A classic Dad-ism and one that warrants some ‘splaining…….
There are many Dad-isms. This particular one was directed at one of my brothers as he stepped out of the shower at the beach.
In my brother’s defense, it is a very nice shower with louvered panels all around, allowing the breeze to pass thru. Truthfully, with the warm water and a cooling breeze, keeping one’s hands away from one’s self can be challenging for a young man.
My brother’s exit from the shower happened to be poorly timed.
To this day, being the mature grown men we are, we never ignore an opportunity to tell his story to anyone, anywhere, anytime.
I loved my Dad. He was smart, curious and kind. He was a life-long learner and teacher.
He could be Master of the Obvious- piles of words, mostly in question form, sprinted from his brain and out his mouth without pause or forethought.
So, why include this little family gem here?
Well, first off, it is funny as hell. I dare you to say it out loud……
Secondly, being a Dad is a job where you punch in when your child is born and, hopefully, you have a long shift before it’s time to clock out.
A Father is a sperm donor. A Dad is a special kind of person.
A Dad provides for, guides and supports his children- no matter the circumstance- it is called unconditional love. My Dad had an abundance of it and spread it liberally among us- especially when we fucked up.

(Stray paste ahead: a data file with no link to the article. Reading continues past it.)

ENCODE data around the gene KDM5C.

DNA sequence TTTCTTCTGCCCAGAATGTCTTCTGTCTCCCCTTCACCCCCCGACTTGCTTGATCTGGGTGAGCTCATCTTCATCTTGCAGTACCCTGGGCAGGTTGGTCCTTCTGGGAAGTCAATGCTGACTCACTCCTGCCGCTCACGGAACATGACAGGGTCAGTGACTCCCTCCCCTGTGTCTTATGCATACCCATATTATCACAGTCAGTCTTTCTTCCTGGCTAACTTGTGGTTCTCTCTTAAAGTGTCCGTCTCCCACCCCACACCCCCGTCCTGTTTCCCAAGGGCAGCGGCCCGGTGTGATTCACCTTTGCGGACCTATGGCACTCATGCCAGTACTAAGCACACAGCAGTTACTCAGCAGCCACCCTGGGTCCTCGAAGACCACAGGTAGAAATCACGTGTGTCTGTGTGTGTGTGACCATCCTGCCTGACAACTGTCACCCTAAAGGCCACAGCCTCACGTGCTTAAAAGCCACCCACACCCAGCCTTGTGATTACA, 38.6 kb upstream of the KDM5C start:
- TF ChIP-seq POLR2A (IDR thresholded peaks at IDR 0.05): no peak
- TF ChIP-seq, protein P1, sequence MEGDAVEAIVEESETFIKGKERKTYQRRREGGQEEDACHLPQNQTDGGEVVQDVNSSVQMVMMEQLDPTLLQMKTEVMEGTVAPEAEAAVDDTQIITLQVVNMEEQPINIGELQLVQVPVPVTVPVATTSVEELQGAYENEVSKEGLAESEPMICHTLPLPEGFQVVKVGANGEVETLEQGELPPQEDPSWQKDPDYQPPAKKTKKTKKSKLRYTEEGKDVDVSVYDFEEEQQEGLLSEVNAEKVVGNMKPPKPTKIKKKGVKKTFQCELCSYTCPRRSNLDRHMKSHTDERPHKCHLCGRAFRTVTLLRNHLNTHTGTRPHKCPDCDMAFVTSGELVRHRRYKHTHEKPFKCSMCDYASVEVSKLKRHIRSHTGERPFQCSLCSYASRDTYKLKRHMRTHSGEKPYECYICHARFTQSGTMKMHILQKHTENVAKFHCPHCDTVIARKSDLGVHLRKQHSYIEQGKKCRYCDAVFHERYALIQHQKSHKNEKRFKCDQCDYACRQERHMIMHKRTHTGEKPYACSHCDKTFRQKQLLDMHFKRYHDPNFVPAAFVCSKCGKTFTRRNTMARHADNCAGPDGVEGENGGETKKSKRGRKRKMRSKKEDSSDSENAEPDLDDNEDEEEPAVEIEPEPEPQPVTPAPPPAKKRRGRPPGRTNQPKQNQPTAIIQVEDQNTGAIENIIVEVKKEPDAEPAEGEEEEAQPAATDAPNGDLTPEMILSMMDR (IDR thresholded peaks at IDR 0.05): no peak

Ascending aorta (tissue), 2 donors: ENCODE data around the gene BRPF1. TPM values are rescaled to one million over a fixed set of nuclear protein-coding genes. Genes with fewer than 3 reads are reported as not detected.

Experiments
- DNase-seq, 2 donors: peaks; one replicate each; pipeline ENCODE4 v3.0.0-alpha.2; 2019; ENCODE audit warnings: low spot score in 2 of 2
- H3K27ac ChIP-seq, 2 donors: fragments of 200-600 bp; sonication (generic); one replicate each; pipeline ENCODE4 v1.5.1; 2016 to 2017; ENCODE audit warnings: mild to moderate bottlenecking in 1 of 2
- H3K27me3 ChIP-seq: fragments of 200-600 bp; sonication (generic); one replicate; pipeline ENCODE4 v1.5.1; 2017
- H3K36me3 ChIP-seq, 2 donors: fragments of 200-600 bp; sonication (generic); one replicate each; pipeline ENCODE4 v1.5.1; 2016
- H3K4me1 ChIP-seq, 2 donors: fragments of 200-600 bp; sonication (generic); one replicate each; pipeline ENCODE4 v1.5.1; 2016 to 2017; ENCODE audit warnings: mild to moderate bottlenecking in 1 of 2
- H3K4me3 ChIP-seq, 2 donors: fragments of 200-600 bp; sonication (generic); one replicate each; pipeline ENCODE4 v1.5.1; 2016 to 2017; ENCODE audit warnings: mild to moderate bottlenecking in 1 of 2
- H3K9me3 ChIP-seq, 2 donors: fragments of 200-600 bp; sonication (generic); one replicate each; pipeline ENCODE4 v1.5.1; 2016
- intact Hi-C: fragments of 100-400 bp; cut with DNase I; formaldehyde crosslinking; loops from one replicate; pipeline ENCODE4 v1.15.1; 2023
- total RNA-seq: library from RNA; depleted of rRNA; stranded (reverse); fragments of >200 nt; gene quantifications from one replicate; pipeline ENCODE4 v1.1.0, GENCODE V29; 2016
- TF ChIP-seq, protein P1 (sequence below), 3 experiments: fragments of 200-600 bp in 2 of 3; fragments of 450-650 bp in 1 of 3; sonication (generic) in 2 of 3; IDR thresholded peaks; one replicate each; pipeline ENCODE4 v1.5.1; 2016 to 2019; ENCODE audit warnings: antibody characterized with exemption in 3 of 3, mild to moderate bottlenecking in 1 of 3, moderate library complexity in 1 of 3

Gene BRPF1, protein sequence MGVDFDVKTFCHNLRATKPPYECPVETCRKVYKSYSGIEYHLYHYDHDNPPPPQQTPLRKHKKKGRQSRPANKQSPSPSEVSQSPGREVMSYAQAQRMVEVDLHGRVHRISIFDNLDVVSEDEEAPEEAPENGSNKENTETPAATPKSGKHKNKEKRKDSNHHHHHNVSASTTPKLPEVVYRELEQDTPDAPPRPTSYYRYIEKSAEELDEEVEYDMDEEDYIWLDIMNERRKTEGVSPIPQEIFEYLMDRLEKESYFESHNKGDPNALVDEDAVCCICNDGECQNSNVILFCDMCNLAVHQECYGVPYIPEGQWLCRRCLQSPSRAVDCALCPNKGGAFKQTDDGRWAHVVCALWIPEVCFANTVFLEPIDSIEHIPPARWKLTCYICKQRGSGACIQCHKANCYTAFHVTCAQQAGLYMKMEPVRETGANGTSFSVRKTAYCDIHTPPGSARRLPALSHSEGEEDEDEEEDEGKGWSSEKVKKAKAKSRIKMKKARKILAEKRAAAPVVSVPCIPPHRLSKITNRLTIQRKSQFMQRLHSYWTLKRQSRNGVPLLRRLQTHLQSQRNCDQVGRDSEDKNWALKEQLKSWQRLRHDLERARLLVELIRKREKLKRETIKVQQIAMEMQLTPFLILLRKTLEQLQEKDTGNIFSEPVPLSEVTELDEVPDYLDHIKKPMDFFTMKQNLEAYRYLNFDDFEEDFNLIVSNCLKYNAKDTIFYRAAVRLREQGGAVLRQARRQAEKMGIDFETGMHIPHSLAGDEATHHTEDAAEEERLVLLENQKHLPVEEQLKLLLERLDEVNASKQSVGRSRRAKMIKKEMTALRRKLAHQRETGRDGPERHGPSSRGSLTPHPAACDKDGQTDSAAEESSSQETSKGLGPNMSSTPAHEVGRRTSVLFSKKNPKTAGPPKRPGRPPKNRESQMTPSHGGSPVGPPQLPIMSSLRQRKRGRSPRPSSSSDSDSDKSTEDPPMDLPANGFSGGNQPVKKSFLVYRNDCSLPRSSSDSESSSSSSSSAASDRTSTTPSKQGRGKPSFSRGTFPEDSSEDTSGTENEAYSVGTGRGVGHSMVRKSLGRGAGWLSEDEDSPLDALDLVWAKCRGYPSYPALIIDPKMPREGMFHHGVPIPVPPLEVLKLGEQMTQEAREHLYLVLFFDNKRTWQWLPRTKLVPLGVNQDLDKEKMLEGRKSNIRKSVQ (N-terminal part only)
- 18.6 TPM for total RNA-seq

Instead of a volcanic reaction, he maintained his composure while working thru the issue- the more serious it was, the more calm he was.
Don’t get me wrong, there was always a price to pay- he just didn’t pile it on when shit was hitting the fan. He waited until you least expected it or had locked it away somewhere.
Generally, the punishment fit the crime. The lesson was always the same: you play, you pay.
As a 56-year-old man- when my Dad died- there was a ripple in the force, my anchor was simply gone.
I had the privilege of saying “good bye”- my brothers did too. He was unable to speak but he knew we were present.
When it was my turn to share a few minutes alone with him, I think I managed to say “I love you” but I’m not sure- there were so many tears.
Regardless, he knew he was loved- God knows he earned it raising four boys and a host of adopted people.
My Dad was a collector, not so much of things, but of people. There were artists, filmmakers, opera conductors, professors and lost souls. Our house had many rooms and there was always a seat at the table- always.
After he retired, he went to a local university to study art, sculpture and a couple of the romance languages. He had big travel plans.
He studied Italian and French and was confident he was fluent.
Until he went abroad and people were speaking the language- that’s another story for another time.
I’m pretty sure he routinely pissed off his classmates because he took class seriously and getting good grades were his focus in life at the time. A 70+ year old man, with nothing else to do but study for a single course, screwing up the curve……
My Dad was nothing if not entertaining. We were lucky to have him.
My men friends range in age from their 20’s to their 90’s. The ones with children are great Dads or they wouldn’t be my friends.
The one’s who don’t have kids are, in general, practicing diligently to become Dads. Some have succeeded and are awaiting the arrival of a little bundle of joy with endless energy and constant demands.
Hey, payback is hell in the beginning but watching your child grow and flourish is priceless.
You may want to bookmark this page for reassurance when the baby won’t sleep or your son loses his cell phone for the 5th time or your daughter keeps bringing home idiots.
Being a Dad is a key measure of a man.
My son calls me Dad, so at least I have that going for me.